Adapting to a Changing Climate in Chile
By Krister Andersson and Patricio Valdivieso
When confronted with the need to address climate change, we environ-mentalists often set our hopes on global environmental agreements with strong enforcement capabilities. We look toward the implementation of international treaties such as the Paris Agreement and the Kyoto Protocol. It is a natural reaction: climate change is a global problem and hence we need a strong and coordinated global response.
This is true, especially if we limit our discussion to mitigation activities—that is, interventions that will reduce greenhouse gas emissions. However, once we broaden the discussion to include climate change adaptation—the actions we can take to cope with a climate that is already changing—the importance of local political action becomes more apparent. This is because local governments are responsible for much of the public infrastructure that we will need to survive in a world with more frequent and more severe extreme events such as floods, droughts, storms and wildfires.
In many ways, our future quality of life depends on how our local governments are able to plan and invest in infrastructure improvements. Local governments can help save lives during extreme events by anticipating the impacts of these events and investing in prevention measures such as building flood-proof bridges, retaining walls along mountain roads, more efficient irrigation systems, enhanced water recycling capacity, better emergency-response systems and public subsidies to citizens to weather-proof their homes.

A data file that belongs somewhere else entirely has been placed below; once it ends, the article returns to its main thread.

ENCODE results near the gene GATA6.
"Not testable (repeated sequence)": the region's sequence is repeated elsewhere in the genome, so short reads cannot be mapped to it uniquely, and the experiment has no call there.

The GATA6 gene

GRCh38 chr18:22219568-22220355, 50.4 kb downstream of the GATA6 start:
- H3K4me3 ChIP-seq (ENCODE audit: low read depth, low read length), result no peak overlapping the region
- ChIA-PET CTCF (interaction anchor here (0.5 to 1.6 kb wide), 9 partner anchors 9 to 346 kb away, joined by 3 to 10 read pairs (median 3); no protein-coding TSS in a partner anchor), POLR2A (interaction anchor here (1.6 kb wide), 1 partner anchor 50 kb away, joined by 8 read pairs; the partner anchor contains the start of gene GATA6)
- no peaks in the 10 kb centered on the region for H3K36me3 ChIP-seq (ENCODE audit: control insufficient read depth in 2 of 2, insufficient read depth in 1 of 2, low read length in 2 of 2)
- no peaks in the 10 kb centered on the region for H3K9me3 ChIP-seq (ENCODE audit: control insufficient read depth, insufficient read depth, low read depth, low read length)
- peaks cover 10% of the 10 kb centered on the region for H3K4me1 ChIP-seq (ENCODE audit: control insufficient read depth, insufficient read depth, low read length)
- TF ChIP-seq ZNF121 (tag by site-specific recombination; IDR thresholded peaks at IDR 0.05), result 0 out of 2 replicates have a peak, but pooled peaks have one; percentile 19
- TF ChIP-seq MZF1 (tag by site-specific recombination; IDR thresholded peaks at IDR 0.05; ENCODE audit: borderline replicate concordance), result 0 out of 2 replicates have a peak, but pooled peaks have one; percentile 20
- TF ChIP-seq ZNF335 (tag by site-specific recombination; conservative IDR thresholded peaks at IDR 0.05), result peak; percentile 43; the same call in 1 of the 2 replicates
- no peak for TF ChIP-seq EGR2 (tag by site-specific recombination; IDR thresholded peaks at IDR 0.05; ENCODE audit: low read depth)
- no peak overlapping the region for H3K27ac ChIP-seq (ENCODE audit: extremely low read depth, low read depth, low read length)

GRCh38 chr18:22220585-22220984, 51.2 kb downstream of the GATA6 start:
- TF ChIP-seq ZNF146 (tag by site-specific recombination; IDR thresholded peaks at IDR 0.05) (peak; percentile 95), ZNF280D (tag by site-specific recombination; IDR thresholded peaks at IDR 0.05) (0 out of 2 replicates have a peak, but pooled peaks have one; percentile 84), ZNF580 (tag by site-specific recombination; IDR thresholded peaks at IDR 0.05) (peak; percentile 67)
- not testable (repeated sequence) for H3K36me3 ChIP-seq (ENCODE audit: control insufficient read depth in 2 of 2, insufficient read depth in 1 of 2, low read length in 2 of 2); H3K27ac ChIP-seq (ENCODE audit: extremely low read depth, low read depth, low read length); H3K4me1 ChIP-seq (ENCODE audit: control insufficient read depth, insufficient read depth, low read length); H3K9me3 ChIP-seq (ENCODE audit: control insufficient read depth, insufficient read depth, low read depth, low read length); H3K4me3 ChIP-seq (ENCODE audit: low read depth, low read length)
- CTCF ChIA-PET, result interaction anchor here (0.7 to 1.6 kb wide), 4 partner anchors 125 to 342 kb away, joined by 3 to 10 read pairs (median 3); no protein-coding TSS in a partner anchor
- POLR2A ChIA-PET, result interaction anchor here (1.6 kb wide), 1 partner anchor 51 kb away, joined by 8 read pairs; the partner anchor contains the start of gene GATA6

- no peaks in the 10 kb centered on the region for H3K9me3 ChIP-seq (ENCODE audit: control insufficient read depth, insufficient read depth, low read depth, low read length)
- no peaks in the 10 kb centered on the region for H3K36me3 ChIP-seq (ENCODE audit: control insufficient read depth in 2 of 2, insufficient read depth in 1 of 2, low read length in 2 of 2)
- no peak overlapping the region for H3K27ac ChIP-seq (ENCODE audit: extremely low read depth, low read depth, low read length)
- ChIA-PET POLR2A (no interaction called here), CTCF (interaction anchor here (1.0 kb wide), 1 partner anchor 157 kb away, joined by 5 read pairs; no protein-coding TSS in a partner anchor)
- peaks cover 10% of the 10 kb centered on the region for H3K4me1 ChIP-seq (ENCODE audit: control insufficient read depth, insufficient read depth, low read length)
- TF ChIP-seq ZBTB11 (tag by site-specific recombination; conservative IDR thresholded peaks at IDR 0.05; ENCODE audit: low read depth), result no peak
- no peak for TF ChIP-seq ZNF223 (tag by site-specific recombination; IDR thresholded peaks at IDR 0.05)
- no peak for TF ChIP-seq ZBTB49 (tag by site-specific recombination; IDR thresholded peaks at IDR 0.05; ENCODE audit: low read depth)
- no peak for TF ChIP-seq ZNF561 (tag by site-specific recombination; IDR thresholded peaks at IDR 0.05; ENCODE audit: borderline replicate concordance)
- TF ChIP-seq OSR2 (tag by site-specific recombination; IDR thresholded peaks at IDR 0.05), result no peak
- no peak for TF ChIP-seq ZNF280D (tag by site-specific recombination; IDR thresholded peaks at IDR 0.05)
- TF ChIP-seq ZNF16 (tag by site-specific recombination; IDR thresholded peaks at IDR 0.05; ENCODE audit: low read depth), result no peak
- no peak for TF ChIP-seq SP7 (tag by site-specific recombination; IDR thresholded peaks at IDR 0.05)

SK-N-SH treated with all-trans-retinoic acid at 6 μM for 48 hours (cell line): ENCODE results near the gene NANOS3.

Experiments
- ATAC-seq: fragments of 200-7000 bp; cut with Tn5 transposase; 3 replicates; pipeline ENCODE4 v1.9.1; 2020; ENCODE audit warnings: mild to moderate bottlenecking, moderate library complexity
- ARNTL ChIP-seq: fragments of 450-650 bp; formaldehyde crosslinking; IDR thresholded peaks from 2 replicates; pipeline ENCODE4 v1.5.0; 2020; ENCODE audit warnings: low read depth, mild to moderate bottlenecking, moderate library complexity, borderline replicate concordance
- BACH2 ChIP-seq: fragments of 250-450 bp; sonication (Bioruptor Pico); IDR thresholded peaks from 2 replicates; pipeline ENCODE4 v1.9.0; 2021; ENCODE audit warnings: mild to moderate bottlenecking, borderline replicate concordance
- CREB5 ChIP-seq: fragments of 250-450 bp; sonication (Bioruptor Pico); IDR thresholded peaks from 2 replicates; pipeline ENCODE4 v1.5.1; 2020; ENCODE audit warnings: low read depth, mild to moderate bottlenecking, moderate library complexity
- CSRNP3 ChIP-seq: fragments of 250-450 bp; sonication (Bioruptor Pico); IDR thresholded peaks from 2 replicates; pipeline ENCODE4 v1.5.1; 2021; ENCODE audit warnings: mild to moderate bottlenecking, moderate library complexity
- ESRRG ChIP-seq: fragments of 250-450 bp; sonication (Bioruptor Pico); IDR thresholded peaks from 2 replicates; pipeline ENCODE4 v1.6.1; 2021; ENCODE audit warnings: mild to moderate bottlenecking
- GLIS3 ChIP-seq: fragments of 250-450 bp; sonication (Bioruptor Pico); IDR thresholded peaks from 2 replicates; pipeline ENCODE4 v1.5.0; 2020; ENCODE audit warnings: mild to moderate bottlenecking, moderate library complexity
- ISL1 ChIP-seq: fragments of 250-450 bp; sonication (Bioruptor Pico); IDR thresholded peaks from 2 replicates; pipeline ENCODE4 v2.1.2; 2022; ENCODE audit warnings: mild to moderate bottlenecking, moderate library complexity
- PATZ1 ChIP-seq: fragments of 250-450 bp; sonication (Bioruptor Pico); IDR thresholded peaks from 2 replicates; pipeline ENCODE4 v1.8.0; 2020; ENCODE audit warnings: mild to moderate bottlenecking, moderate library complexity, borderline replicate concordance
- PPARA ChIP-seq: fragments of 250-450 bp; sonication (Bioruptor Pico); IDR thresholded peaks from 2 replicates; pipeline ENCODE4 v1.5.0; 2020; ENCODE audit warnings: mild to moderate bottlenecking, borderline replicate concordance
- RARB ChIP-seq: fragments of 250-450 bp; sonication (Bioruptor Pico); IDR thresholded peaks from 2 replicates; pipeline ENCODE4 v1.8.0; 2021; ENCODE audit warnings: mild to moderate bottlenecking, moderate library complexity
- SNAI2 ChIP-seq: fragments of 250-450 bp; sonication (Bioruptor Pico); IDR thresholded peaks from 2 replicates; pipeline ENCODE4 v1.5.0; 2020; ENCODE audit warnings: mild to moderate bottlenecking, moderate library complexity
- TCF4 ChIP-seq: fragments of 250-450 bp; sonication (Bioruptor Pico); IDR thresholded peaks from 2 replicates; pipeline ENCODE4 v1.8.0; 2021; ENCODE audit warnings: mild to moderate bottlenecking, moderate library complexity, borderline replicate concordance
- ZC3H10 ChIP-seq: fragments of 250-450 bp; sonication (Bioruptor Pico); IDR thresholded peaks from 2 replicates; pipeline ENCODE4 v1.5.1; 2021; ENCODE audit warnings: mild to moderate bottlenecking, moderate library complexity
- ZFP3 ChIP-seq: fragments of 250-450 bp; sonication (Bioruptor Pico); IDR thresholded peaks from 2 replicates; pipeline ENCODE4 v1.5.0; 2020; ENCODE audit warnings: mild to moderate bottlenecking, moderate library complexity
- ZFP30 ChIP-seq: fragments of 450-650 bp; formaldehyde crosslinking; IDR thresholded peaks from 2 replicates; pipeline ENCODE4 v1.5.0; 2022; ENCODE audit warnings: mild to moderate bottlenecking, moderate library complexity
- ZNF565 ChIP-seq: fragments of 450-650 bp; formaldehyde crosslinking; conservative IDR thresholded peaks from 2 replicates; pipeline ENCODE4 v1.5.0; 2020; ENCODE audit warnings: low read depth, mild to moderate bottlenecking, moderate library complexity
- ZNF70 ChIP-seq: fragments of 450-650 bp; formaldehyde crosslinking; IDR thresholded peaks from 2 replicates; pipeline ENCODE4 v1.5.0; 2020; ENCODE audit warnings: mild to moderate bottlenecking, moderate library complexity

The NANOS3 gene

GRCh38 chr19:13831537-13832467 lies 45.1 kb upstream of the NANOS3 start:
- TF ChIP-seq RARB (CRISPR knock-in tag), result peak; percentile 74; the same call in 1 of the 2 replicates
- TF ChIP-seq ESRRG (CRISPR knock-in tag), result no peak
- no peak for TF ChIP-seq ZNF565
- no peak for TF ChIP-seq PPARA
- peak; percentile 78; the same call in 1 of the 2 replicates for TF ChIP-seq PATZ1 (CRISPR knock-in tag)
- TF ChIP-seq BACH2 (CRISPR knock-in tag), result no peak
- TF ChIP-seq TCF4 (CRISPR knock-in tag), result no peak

Scientists predict that extreme weather events and natural disasters will become more frequent and more serious as a result of global warming. Latin American and Caribbean societies are particularly vulnerable to these events. An enormous amount of damage has already interrupted normal life and inflicted huge economic losses on the region. For example, in 2008, a severe drought in central and southern Chile caused emergencies in fifty municipalities, and the national government spent about US$30.5 million just on trucking animal feed and drinking water to affected communities. In 2015, the floods in northern Chile caused an estimated US$1.5 billion in reported damages to about 8,000 homes and local infrastructure. And most recently, the massive wildfires in 2017 destroyed nearly 1,500 homes and 250,000 acres of forest, costing the government about US$330 million.